TRENGGANU. This state on the east coast, bounded N. and N.E. by the China Sea, S. by Pahang and W. by Pahang and Kelantan, lies between parallels 4 4' and 4 46' N. and 102 30' and 103 26' E. The greatest length from north to south is 1 20 m., and the greatest breadth from east to west 50 m. It has a coast-line of 130 m. and an estimated area of about 5000 sq. m. There are several islands off the coast, some of which are inhabited. The surface is generally mountainous.
Principal rivers are the Besut, Stiu, Trengganu, Dungun and Kmamun, none of which is navigable for any distance. Theclimate N mild and fairly healthy. The population numbers about 180,000, almost all Malays, and mostly clusters round the mouths and lower reaches of the rivers. The capital, which is situated at the mouth of the Trengganu River, contains, with its suburbs, not less than 30,000 people. Difficulty of access by river and by land render the interior districts almost uninhabitable. Communication is maintained by boat along the coast. There are no roads and no postal ir telegraphic communications.
The majority of the people are sailors and fishermen. Rice is grown, but not in sufficient quantities to supply local needs. Much pepper and gambler were at one time grown and exported, but about the year 1903 agriculture began to fall off owing to prevailing insecurity of life and property. Not much livestock is raised, the few head of cattle exported from' Besut being mostly stolen from across the neighbouring Kelantan border. A successful tin mine under European control exists in the Kmamun district, but as everything possible was done in the past to discourage all foreign enterprise, the probable mineral wealth of the country is still practically untouched. Silk-weaving, carried on entirely by the women, is a considerable industry. The silk is imported raw and is re-exported in the form of Malay clothing (sarongs) of patterns and quality which are widely celebrated. The manufacture of native weapons and of brassware was at one time brisk but is declining. The trade of Trengganu is not increasing. It is valued roughly at about one and a half million dollars a year, is chiefly with Singapore, and is to a great extent carried in Trengganu-built ships, which latter also do some carrying trade for other states on the east coast._ The Trengganu sultanate is one of the most ancient in the peninsula and ranks with that of Riau. The state was feudatory to Malacca in the 13th century and during the 14th, 15th and 16th centuries its possession was frequently disputed between Malacca and Siam. \he present sultan Is the descendant of an ancient family, the members of which have quarrelled and fought with each other for the succession from time immemorial. The last serious disturbance was in 1837 when the grandfather of the present sultan stole the throne from his nephew. Until the acquisition of the state by Great Britain a triennial tribute of gold flowers was paid to Siam, and this with occasional letters of instructions and advice, constituted almost the only tangible evidence of Siamese suzerainty. Of government there was practically none. The sultan, having alienated most of his powers and prerogatives to his relatives, passed his life in religious seclusion and was ruler in no more than name. The revenues were devoured by the relatives, a small part of those accruing from the capital sufficing for the sultan's needs. There were no written laws, no courts and no police. All manner of crime was rampant, the peasantry was mercilessly downtrodden, but the land was full of holy men and the cries of the miserable were drowned in the noise of ostentatious prayer. In fine, Trengganu presented in the beginning of the year 1909 the type of untrammelled Malay rule which had fortunately disappeared from every other state in the peninsula. In July of that year, however, the first British adviser or agent arrived in the state, which was shortly afterwards visited by the governor of the Straits Settlements, who discussed with the sultan the changed conditions consequent upon the Anglo-Siamese treaty and laid the foundations of future reform.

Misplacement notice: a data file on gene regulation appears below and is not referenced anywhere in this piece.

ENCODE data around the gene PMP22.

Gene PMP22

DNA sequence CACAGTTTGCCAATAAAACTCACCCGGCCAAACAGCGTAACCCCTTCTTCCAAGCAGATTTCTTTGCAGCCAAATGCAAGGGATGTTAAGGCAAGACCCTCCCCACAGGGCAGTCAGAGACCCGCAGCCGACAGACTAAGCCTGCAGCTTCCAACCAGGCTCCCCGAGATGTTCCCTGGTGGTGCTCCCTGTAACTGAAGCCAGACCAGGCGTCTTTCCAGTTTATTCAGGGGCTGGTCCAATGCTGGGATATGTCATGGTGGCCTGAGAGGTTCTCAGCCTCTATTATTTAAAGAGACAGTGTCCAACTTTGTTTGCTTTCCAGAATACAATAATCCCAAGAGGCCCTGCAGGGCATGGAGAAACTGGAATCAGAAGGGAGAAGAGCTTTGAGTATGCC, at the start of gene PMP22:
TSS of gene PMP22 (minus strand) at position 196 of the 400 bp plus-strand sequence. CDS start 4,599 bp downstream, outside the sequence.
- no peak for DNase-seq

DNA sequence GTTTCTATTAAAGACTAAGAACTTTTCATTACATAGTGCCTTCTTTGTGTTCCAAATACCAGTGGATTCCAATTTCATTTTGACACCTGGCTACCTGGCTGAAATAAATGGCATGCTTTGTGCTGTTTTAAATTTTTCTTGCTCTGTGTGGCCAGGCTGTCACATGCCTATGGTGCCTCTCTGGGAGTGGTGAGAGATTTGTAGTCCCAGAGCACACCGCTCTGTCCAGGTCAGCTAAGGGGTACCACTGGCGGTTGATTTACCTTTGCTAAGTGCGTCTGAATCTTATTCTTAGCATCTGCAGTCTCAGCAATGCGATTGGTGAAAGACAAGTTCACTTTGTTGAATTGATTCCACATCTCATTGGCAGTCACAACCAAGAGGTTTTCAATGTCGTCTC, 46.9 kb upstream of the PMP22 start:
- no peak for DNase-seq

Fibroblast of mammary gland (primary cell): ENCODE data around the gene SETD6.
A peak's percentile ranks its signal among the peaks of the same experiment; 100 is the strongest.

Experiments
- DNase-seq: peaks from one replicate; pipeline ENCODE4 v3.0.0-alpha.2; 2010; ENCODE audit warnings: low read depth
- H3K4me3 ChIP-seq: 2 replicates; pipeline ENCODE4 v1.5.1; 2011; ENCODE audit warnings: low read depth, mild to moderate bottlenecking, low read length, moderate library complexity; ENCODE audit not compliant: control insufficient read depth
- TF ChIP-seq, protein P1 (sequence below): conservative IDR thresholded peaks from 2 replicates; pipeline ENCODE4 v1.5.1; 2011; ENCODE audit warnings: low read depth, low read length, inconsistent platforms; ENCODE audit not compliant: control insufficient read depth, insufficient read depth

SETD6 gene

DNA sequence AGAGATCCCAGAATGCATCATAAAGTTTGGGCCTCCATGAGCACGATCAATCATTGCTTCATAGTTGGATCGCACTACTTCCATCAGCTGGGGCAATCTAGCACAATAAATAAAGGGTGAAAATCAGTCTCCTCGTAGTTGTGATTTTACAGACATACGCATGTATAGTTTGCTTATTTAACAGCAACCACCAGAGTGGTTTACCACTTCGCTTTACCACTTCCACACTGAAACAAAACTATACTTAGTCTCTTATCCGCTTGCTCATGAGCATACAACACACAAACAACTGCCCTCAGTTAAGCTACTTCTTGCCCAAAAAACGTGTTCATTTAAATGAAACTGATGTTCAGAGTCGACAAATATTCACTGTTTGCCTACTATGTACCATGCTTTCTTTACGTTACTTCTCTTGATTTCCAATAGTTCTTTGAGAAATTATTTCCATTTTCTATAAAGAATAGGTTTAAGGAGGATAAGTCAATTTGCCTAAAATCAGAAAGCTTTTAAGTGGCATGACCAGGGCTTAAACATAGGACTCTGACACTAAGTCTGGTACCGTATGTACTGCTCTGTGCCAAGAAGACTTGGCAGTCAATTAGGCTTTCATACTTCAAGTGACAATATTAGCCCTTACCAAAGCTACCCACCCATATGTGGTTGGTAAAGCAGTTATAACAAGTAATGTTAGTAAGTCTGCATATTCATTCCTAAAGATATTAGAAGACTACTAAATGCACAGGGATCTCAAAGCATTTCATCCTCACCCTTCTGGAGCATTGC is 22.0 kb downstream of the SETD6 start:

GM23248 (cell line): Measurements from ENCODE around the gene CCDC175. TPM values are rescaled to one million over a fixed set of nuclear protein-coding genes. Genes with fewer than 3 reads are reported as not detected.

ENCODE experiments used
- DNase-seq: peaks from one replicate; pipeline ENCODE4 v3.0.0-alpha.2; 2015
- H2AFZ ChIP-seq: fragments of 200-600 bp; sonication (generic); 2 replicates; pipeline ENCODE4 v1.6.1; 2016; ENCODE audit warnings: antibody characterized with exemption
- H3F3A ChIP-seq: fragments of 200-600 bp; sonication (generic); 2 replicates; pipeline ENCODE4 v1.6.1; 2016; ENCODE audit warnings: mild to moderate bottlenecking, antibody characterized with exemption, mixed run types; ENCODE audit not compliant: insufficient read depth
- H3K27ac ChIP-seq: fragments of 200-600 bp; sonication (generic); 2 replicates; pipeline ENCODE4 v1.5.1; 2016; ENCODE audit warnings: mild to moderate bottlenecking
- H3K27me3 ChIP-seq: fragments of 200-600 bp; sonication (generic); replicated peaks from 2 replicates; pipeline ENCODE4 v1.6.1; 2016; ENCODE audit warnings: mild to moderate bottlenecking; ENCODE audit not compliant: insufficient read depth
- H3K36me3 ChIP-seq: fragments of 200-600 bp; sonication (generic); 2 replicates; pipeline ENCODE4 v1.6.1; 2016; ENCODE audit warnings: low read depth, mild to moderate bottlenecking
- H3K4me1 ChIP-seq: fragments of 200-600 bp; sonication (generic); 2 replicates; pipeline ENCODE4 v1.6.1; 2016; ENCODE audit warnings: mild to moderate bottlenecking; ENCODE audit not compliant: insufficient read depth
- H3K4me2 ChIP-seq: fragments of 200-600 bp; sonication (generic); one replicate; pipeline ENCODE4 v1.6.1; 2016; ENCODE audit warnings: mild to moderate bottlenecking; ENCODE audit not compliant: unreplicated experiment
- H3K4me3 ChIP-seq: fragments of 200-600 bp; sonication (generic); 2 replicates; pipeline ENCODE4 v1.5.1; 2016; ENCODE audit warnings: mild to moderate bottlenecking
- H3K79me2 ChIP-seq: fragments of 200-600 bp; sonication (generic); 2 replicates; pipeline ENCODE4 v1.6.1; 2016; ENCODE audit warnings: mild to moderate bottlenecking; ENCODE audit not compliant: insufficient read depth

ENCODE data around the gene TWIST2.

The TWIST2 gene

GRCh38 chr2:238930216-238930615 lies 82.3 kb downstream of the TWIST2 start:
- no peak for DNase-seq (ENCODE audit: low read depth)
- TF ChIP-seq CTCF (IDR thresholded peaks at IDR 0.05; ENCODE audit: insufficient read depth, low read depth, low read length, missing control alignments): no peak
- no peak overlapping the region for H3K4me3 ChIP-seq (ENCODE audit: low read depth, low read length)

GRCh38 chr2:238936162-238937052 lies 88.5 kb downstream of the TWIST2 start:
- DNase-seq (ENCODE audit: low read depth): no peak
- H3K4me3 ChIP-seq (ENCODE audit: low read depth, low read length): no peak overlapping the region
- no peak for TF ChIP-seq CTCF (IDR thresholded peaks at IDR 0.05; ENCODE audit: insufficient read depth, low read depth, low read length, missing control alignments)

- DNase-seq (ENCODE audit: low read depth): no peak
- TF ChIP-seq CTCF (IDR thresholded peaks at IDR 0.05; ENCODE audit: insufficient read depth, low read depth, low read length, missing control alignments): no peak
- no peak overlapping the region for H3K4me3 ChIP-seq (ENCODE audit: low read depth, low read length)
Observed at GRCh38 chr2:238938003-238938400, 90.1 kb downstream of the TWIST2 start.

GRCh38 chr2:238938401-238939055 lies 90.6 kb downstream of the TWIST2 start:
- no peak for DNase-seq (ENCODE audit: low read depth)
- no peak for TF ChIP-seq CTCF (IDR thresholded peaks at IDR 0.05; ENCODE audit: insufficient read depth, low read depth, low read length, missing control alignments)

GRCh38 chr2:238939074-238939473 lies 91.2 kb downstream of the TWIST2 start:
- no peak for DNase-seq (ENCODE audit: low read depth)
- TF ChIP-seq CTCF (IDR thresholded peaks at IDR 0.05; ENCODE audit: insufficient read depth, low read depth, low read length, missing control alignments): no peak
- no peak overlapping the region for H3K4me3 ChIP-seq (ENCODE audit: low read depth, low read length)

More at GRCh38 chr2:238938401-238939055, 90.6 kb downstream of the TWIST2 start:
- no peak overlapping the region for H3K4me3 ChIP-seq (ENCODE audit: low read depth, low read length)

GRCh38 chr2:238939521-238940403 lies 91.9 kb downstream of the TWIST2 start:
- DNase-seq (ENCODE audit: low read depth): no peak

Note - this article incorporates content from Encyclopaedia Britannica, Eleventh Edition, (1910-1911)